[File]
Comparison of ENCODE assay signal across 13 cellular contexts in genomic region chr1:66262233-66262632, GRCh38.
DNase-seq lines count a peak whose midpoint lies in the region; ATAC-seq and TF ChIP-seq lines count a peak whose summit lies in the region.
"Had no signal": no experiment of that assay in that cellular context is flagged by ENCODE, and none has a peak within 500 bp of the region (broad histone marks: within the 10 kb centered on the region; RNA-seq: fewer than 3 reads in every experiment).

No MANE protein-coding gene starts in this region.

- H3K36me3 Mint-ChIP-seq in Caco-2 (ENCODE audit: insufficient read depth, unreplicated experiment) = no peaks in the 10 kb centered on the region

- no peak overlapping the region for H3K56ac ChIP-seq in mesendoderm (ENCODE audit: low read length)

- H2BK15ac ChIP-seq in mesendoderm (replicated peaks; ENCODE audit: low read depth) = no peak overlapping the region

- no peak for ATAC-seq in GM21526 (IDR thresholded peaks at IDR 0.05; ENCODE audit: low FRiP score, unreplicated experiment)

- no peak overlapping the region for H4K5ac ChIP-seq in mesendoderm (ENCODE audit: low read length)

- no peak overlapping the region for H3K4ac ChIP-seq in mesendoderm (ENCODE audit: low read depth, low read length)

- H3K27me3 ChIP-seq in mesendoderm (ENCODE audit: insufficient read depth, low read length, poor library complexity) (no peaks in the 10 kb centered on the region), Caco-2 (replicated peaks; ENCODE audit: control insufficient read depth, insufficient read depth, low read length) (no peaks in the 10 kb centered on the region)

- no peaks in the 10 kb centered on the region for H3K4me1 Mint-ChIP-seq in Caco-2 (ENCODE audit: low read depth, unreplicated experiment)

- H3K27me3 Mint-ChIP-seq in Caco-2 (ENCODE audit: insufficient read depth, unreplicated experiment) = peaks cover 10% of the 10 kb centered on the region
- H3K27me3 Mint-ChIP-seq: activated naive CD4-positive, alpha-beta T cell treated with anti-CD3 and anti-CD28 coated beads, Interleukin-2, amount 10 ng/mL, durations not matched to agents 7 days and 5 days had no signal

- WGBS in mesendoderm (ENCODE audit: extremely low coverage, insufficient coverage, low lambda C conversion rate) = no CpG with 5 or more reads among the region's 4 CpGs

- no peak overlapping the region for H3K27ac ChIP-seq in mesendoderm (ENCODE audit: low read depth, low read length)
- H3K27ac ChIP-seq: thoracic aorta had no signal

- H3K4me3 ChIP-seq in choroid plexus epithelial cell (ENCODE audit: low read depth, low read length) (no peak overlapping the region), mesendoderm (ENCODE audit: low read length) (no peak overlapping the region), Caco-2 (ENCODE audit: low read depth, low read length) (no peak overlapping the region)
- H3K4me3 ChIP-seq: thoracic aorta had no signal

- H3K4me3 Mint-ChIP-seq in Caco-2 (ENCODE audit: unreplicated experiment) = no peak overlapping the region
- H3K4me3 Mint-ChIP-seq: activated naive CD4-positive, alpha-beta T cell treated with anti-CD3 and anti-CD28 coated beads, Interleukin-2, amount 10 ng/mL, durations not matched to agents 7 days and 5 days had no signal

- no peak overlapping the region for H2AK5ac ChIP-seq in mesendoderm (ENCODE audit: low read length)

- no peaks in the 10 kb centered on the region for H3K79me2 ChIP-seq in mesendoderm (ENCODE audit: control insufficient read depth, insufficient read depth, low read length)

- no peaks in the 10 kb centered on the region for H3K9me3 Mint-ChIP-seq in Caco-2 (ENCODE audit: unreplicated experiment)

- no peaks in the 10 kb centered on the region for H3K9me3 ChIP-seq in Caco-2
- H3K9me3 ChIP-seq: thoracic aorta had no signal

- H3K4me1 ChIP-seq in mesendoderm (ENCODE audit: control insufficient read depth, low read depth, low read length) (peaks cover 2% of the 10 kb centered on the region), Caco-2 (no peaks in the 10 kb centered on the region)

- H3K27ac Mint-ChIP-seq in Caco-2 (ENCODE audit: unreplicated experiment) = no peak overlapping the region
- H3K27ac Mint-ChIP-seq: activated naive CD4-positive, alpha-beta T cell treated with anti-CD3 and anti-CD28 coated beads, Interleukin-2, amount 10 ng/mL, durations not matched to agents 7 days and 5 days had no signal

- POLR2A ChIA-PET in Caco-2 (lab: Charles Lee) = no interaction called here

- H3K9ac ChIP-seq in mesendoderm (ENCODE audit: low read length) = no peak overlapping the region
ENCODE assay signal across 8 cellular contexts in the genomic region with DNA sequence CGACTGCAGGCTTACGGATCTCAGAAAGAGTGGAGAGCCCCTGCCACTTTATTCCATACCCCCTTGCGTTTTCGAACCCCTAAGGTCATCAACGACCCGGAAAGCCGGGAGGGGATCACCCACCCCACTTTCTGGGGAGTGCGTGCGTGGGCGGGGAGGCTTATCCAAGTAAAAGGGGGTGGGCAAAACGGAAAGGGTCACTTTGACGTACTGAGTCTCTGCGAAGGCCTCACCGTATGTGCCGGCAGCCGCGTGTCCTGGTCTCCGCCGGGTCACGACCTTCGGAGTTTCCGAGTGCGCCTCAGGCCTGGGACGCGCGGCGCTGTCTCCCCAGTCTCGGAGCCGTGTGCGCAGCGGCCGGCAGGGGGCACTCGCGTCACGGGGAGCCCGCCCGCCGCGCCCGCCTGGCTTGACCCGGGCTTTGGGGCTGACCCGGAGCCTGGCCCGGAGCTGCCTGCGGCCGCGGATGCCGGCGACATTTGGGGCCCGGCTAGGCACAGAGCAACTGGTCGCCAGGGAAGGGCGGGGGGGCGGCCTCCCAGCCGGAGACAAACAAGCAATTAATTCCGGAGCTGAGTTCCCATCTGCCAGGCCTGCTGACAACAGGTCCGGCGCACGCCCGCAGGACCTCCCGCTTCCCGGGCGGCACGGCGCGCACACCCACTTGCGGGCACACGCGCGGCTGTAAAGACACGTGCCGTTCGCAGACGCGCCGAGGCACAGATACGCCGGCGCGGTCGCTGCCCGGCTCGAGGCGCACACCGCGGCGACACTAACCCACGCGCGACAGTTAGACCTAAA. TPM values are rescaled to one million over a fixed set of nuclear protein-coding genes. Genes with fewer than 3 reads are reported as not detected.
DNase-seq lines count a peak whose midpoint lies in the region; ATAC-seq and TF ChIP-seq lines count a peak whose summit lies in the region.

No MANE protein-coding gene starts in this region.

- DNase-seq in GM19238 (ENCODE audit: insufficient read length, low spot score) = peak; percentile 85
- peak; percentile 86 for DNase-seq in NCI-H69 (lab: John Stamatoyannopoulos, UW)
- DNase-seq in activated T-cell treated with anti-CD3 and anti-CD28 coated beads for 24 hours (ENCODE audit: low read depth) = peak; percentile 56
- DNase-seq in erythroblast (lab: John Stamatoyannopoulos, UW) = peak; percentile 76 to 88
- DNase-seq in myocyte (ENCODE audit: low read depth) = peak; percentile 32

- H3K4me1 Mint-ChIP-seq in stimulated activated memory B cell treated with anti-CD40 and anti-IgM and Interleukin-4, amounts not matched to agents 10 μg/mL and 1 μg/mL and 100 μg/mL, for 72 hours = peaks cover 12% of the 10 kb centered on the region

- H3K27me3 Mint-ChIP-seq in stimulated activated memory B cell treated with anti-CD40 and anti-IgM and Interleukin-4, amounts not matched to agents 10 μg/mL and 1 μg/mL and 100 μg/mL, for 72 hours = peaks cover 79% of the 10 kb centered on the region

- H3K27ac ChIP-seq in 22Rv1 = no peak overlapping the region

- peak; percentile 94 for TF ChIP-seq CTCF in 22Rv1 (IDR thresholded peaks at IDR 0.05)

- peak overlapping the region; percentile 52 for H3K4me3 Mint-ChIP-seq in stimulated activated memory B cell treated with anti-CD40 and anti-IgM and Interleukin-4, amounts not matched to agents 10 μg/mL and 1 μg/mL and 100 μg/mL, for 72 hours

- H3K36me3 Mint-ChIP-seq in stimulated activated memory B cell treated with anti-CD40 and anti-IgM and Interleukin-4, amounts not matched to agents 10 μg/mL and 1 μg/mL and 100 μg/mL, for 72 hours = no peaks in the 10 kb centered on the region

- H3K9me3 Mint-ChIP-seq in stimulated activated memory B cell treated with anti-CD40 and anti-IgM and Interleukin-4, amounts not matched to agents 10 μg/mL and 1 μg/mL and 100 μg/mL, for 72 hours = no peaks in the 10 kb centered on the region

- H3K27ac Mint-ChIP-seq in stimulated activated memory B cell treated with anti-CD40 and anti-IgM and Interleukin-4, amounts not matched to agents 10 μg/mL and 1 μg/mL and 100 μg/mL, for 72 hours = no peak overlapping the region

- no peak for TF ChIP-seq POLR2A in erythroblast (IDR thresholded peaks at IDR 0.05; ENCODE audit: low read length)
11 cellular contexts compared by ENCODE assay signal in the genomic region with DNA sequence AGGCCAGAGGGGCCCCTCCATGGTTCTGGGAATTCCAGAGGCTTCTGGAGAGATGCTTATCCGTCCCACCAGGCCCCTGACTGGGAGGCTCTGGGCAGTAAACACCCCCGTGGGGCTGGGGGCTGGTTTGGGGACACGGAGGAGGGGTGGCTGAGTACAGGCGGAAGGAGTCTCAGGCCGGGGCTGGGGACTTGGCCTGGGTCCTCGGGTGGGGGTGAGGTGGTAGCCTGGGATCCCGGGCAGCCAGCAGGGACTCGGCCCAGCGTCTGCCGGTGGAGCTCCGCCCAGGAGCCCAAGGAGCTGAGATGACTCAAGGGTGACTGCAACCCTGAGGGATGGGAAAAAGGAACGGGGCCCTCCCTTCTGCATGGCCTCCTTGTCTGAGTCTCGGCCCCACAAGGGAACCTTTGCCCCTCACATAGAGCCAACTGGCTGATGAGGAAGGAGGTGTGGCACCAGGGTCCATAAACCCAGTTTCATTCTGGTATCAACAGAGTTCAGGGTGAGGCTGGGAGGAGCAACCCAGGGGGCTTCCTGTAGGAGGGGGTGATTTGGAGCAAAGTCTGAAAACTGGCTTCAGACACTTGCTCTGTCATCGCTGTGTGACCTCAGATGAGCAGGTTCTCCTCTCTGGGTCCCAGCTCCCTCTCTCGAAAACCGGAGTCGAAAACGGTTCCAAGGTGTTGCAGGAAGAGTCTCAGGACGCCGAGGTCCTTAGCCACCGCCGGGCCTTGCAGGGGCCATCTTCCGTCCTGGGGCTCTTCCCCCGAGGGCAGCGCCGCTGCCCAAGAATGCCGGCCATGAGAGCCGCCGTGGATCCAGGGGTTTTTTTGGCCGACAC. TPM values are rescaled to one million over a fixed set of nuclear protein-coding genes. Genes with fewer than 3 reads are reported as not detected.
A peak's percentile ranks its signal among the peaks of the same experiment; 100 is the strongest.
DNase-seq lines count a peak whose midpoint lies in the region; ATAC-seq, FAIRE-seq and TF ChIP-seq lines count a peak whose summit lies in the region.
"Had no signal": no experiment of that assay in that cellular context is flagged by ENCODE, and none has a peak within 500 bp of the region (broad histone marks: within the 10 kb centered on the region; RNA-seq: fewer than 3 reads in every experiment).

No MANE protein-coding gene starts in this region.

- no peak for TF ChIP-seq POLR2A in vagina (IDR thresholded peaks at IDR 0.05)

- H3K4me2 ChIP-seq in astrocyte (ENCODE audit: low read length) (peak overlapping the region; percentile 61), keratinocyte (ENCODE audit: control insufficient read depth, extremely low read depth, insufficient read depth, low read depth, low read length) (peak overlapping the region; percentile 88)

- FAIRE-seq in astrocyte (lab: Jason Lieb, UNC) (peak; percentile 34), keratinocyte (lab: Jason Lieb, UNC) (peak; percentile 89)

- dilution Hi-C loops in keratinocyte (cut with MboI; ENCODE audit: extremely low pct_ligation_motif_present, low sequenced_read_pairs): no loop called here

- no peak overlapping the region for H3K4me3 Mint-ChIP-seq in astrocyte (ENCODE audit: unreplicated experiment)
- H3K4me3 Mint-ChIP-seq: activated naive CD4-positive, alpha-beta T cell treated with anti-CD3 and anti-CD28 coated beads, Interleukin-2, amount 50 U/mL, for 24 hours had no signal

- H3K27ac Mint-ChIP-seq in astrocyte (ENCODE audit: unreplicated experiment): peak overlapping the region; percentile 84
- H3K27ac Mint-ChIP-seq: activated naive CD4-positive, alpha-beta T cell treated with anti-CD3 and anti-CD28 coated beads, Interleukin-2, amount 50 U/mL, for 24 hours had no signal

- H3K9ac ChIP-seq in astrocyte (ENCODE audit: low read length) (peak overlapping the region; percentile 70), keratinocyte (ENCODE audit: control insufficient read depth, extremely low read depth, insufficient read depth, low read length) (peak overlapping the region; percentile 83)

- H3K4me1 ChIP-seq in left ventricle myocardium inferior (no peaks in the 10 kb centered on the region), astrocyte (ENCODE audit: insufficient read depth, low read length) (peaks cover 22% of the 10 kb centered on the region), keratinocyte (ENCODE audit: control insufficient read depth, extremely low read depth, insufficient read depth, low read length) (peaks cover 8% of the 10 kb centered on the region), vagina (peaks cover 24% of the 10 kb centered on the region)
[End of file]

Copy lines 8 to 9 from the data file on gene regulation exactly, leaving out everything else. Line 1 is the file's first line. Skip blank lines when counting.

- no peak for ATAC-seq in GM21526 (IDR thresholded peaks at IDR 0.05; ENCODE audit: low FRiP score, unreplicated experiment)

- no peak overlapping the region for H4K5ac ChIP-seq in mesendoderm (ENCODE audit: low read length)